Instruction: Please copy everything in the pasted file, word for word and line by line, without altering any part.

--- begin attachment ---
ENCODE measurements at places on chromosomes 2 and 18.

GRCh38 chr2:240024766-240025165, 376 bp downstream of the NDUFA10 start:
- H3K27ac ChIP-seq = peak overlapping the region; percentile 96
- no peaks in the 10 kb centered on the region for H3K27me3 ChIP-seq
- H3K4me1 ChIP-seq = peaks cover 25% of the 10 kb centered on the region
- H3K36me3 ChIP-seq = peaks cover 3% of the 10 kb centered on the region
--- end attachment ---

ENCODE measurements at places on chromosomes 2 and 18.

GRCh38 chr2:240024766-240025165, 376 bp downstream of the NDUFA10 start:
- H3K27ac ChIP-seq = peak overlapping the region; percentile 96
- no peaks in the 10 kb centered on the region for H3K27me3 ChIP-seq
- H3K4me1 ChIP-seq = peaks cover 25% of the 10 kb centered on the region
- H3K36me3 ChIP-seq = peaks cover 3% of the 10 kb centered on the region